This article is written for those who want to get better at using price to earnings ratios (P/E ratios). We’ll apply a basic P/E ratio analysis to Public Joint Stock Company Saratov Oil Refinery’s (MCX:KRKN), to help you decide if the stock is worth further research. What is Saratov Oil Refinery’s P/E ratio? Well, based on the last twelve months it is 1.4. That means that at current prices, buyers pay RUB1.4 for every RUB1 in trailing yearly profits.
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How Do I Calculate A Price To Earnings Ratio?
The formula for price to earnings is:
Price to Earnings Ratio = Price per Share ÷ Earnings per Share (EPS)
Or for Saratov Oil Refinery:
P/E of 1.4 = RUB6950 ÷ RUB4967.09 (Based on the trailing twelve months to December 2018.)
Is A High P/E Ratio Good?
A higher P/E ratio means that buyers have to pay a higher price for each RUB1 the company has earned over the last year. That is not a good or a bad thing per se, but a high P/E does imply buyers are optimistic about the future.
How Growth Rates Impact P/E Ratios
When earnings fall, the ‘E’ decreases, over time. That means even if the current P/E is low, it will increase over time if the share price stays flat. Then, a higher P/E might scare off shareholders, pushing the share price down.
In the last year, Saratov Oil Refinery grew EPS like Taylor Swift grew her fan base back in 2010; the 66% gain was both fast and well deserved.
Does Saratov Oil Refinery Have A Relatively High Or Low P/E For Its Industry?
One good way to get a quick read on what market participants expect of a company is to look at its P/E ratio. We can see in the image below that the average P/E (4.4) for companies in the oil and gas industry is higher than Saratov Oil Refinery’s P/E.
Its relatively low P/E ratio indicates that Saratov Oil Refinery shareholders think it will struggle to do as well as other companies in its industry classification. While current expectations are low, the stock could be undervalued if the situation is better than the market assumes. If you consider the stock interesting, further research is recommended. For example, I often monitor director buying and selling.
Don’t Forget: The P/E Does Not Account For Debt or Bank Deposits
One drawback of using a P/E ratio is that it considers market capitalization, but not the balance sheet. Thus, the metric does not reflect cash or debt held by the company. In theory, a company can lower its future P/E ratio by using cash or debt to invest in growth.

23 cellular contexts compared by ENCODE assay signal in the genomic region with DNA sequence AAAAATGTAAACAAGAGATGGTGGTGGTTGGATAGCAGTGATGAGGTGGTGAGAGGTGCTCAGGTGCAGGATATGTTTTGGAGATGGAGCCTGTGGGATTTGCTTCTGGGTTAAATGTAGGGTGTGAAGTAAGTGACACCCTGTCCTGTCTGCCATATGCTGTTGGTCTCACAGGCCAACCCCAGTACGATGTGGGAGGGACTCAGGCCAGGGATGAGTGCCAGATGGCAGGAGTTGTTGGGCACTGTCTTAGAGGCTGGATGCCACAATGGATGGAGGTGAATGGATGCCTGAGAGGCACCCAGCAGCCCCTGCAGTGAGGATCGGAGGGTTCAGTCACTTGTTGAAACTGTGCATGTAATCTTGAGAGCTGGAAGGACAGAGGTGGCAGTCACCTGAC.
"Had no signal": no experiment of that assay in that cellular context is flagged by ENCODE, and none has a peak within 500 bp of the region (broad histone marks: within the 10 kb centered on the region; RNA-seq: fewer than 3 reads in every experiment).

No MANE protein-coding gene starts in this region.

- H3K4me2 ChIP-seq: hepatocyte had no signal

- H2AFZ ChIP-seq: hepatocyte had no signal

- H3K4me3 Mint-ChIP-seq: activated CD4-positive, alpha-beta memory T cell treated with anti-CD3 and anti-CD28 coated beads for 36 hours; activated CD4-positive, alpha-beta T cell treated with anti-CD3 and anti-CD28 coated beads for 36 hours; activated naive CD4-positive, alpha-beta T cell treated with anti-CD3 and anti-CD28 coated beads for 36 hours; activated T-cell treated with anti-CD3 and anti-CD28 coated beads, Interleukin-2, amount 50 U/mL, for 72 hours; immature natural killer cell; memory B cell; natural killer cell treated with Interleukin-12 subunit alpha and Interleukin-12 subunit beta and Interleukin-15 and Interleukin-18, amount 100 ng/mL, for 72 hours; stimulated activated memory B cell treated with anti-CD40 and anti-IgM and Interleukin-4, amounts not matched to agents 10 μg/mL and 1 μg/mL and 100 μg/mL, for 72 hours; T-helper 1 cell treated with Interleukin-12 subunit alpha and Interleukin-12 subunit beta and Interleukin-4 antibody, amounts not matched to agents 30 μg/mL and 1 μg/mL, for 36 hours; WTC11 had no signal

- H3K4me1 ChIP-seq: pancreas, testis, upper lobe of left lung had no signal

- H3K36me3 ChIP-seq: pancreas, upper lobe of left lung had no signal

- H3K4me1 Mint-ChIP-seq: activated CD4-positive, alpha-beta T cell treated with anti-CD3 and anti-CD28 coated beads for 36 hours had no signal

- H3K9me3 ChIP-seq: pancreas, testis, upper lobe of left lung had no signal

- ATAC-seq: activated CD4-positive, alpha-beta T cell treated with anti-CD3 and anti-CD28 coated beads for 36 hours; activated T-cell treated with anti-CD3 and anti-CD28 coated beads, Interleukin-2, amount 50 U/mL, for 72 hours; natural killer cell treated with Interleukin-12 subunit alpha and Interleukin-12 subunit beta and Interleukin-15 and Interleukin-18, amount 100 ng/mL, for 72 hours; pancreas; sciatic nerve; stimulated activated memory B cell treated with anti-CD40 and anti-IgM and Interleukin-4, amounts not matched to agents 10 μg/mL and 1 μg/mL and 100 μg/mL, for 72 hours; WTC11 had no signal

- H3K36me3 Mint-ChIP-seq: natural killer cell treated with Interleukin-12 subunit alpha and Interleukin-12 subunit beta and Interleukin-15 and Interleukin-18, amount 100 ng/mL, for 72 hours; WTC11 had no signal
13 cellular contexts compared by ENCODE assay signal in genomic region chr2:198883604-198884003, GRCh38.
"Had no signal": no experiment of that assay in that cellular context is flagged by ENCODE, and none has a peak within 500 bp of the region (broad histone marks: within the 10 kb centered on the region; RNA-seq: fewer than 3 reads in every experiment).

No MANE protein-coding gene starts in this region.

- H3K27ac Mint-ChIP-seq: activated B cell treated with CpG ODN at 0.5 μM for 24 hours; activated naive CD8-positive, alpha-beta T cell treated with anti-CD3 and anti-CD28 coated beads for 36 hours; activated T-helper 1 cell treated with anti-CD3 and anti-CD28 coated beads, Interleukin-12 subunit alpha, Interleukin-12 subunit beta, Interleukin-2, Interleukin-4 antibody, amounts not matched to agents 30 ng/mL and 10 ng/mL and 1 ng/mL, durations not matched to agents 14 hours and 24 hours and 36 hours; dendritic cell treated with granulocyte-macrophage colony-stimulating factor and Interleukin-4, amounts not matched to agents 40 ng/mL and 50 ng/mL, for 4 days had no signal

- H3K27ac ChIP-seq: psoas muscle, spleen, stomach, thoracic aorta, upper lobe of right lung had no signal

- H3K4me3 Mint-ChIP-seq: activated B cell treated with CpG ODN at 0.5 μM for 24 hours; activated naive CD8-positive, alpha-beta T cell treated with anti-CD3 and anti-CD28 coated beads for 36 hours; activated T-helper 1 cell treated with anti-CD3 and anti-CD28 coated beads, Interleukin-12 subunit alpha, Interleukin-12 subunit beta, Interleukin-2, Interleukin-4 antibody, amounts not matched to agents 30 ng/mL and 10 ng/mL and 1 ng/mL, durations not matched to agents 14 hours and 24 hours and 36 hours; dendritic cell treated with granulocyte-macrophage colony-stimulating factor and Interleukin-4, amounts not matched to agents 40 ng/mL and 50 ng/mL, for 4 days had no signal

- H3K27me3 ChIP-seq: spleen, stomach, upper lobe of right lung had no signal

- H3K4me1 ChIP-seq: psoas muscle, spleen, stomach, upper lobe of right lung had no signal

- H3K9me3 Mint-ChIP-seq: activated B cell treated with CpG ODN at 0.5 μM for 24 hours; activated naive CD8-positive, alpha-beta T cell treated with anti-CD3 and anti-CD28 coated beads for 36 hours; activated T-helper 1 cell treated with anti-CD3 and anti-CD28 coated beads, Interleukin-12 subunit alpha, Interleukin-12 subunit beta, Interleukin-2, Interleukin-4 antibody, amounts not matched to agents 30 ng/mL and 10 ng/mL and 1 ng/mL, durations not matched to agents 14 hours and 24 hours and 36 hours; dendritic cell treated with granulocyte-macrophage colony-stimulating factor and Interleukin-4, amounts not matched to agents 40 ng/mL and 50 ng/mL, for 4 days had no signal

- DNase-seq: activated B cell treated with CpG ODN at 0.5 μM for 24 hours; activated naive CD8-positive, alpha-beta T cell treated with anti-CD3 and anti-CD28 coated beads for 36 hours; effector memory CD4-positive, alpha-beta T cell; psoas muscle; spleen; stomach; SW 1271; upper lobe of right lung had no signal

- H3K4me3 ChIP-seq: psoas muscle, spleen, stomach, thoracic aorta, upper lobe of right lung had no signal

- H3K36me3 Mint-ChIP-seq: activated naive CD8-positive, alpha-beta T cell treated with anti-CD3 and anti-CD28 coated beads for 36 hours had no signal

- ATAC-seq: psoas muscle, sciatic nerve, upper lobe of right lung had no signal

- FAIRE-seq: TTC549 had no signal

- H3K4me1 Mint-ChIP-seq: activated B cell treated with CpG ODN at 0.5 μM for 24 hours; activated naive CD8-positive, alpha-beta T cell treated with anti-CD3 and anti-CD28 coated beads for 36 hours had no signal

Such spending might be good or bad, overall, but the key point here is that you need to look at debt to understand the P/E ratio in context.
Is Debt Impacting Saratov Oil Refinery’s P/E?
The extra options and safety that comes with Saratov Oil Refinery’s RUруб19m net cash position means that it deserves a higher P/E than it would if it had a lot of net debt.
The Verdict On Saratov Oil Refinery’s P/E Ratio
Saratov Oil Refinery has a P/E of 1.4. That’s below the average in the RU market, which is 7. The net cash position gives plenty of options to the business, and the recent improvement in EPS is good to see. One might conclude that the market is a bit pessimistic, given the low P/E ratio.
Investors have an opportunity when market expectations about a stock are wrong. If it is underestimating a company, investors can make money by buying and holding the shares until the market corrects itself. We don’t have analyst forecasts, but you could get a better understanding of its growth by checking out this more detailed historical graph of earnings, revenue and cash flow.
Of course, you might find a fantastic investment by looking at a few good candidates. So take a peek at this free list of companies with modest (or no) debt, trading on a P/E below 20.
We aim to bring you long-term focused research analysis driven by fundamental data. Note that our analysis may not factor in the latest price-sensitive company announcements or qualitative material.
If you spot an error that warrants correction, please contact the editor at firstname.lastname@example.org. This article by Simply Wall St is general in nature. It does not constitute a recommendation to buy or sell any stock, and does not take account of your objectives, or your financial situation. Simply Wall St has no position in the stocks mentioned. Thank you for reading.